This episode will focus on the Kingdom of the Inca and stories of vast treasures, known more commonly as the lost city of El Dorado. Nimoy tells us that men are still searching for this supposed lost treasure of the Inca. What stands out to me initially is the stylish look Nimoy is sporting.
Nimoy is taking us to the Andes mountains in present day Peru. Many have been exploring this region and have found historical artifacts of value and interest that give us a sense for the ancient people who live in this area known as the Inca. Nimoy tells us that for some, these finds are not enough.
Nimoy tells us that this region has drawn people to it for centuries. Due to the nature of the mountains, there is a feeling of being cut off from the rest of the world. Now for a little history lesson. Nimoy tells of ancient civilizations in the region with advanced technologies and an almost modern way of life. He uses the example of the Fortress of Saksaywayman as an example of skill they had in building.
"Even in death, the Inca were a proud and disciplined race." Much of what is known from the Inca, have come from studying their graves. We next see scientists in Lima studying an ancient Incan mummy. Nimoy is very good here, pointing out how magical it is to see and touch things that were considered important to a people who lived so long ago. Why were these things so important? Fascinating stuff! Nimoy give us the bad news. Those looking for knowledge must compete with those who are greedy. a thriving black market in antiquities has big influence on this work.
We are reminded that a big moment in the Inca past was the arrival of Spaniard explorer Francisco Pizarro in 1527. To magnify the almost absurdity of what happened, Nimoy tells us that the mighty Incan Empire was driven into oblivion by 180 Spanish soldiers in rusty armor.
The Inca who survived fled their civilization for the jungle. In the early 20th century, Yale Archaeologist Hiram Bingham was one man who decided to trace their route. Bingham reasoned they took whatever treasures that remained with them. He spent over a year in Peru looking. In July 1911, he thought he found the last city of the Incas. He found temples and buildings, but no gold. This is the ruin known as Machu Piccu.
Bingham wrote about his awe in what he had found. Temples devoted to sun worship, and exquisite masonry. The road to the ruin was a tough one to traverse. Bingham was wrong about this ruin, it wasn;t the last city of the Inc but it doesn't change its beauty! Nimoy takes us to Professor Edmundo Guillen who is the world's leading expert on Incan culture. In 1976, Guillen's work made headlines around the world. Remarkably, the "In Search Of.. " cameras were there. We are shown the expedition taken by Guillen and others to Machu Piccu. Nimoy details how difficult the journey is.
Guillen wants to set the record straight on the final chapter of the Inca Civilization. The popular conception of what happened is that Pizarro's murder of the Inca King Atahualpa brought the Empire instantly to its knees.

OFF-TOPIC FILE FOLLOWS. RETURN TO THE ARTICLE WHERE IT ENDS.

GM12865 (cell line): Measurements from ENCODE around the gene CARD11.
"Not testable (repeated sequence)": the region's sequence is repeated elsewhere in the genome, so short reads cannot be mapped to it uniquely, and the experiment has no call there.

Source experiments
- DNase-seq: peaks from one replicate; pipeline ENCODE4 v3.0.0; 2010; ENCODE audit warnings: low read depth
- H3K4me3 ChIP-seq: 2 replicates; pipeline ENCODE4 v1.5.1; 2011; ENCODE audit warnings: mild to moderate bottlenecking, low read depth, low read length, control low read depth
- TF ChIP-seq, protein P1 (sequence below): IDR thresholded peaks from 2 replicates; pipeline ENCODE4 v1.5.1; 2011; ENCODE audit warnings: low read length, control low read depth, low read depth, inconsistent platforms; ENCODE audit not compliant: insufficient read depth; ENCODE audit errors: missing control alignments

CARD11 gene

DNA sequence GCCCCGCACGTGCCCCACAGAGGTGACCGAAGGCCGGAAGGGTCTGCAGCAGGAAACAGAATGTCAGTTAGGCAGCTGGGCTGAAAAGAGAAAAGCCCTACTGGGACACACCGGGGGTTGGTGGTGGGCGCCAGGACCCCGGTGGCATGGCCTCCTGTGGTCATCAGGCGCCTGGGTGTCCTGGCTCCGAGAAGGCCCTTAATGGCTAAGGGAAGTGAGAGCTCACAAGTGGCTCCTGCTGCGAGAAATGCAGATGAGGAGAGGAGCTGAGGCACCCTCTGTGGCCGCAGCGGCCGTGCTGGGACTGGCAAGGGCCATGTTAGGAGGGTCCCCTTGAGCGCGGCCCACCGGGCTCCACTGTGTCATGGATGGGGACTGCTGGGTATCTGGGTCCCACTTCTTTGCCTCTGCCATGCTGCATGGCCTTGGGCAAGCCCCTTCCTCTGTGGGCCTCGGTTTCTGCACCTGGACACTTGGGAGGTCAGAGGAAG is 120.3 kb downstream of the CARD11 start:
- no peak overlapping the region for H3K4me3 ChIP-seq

Nimoy explains how Guillen confirms that the masonry here is identical to the Inca masonry at Machu Piccu. Vilcabamba is much larger than Machu Piccu and was built after the death of Atahualpa. Based on letters from Spaniards and the construction evidence, they conclude that it was built closer to the 17th century. Guillen's work shows the city was carefully planned and had many advanced technologies. Guillen concludes the Temple of the Sun at Vilcabamba was faced with solid gold at one time. Remarkably they understood higher mathematics, but never invented the wheel! The discovery proves the Inca were not immediately conquered, but continued to survive for many years after. Is this the mythical city of gold? Or is that city still hidden in the jungle? Guillen believes this is the city and that the Inca dumped the gold in the river to avoid it falling into Spanish hands.
"When Edmundo Guillen marched into Vilcabamba the gold was gone. He believes the Inca may have dumped into one of dozens of nearby lakes to prevent it from falling into Spanish hands. But Guillen discovered a treasure nevertheless. His was the treasure of satisfaction and achievement. The treasure of writing a new chapter to history of a proud and brilliant people called Inca."
I enjoyed this episode despite the complete lack of creepiness. It seems that "In Search Of... " is not entirely sure what it wants to be. Is this a show that is built around evidence and mainstream science, or is it going to take leaps into conjecture? Not much creepy here, but I liked how they used history and the quest for knowledge. It was also really cool that they were present when Guillen discovered Vilcabamba. This was much better than the last episode on Voodoo. Yet this is not the kind of story I remember seeing in syndication. I think in syndication, decisions were made to only show the creepy episodes or at least the ones that were a little more weird.
You can watch this episode "Inca Treasures" below.